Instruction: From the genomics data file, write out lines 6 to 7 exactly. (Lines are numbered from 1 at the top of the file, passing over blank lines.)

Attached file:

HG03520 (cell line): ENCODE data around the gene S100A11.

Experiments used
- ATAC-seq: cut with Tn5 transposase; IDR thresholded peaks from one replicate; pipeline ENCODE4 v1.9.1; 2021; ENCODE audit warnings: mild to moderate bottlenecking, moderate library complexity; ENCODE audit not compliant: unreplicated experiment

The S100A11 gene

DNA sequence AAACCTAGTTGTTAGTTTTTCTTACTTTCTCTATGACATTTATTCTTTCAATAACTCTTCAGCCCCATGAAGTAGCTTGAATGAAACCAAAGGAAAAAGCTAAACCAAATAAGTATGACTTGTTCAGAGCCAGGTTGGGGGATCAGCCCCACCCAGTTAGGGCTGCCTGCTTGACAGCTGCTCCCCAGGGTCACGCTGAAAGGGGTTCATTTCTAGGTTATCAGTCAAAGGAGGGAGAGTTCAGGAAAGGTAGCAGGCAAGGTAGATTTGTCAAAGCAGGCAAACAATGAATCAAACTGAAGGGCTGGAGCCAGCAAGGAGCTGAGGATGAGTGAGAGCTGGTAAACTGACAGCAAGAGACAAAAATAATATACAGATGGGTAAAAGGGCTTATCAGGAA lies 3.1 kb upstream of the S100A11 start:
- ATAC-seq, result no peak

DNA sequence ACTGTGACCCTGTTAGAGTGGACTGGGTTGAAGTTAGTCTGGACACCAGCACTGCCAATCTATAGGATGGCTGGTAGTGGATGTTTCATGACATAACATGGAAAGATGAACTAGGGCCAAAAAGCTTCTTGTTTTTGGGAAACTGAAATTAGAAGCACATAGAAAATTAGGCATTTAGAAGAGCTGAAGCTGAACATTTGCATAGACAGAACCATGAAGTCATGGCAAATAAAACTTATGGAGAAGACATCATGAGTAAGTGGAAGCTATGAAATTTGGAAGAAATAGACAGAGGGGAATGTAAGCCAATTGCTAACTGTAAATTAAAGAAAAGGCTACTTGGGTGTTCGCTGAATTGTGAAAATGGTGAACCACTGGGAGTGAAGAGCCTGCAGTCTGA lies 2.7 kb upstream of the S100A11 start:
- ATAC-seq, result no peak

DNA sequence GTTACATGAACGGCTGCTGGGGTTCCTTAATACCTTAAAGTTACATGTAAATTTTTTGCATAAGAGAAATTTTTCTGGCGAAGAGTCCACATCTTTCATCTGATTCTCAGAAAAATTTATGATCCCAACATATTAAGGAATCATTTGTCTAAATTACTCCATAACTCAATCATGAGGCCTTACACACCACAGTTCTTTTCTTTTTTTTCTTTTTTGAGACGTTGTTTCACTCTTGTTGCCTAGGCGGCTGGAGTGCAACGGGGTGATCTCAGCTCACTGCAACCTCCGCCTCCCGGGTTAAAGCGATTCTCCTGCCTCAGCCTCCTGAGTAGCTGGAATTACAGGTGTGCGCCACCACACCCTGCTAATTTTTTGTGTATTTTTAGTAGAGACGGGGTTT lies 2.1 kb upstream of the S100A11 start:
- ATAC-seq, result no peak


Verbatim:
- ATAC-seq, result no peak

DNA sequence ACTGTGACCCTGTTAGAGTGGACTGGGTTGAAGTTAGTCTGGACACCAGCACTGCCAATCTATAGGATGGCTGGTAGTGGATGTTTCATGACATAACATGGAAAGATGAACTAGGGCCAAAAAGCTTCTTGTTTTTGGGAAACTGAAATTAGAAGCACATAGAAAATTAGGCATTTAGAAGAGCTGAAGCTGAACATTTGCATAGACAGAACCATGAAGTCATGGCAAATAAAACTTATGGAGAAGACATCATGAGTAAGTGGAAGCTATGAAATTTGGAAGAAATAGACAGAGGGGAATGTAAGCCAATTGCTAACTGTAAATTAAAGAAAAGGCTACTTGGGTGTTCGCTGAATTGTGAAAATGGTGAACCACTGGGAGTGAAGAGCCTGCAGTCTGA lies 2.7 kb upstream of the S100A11 start: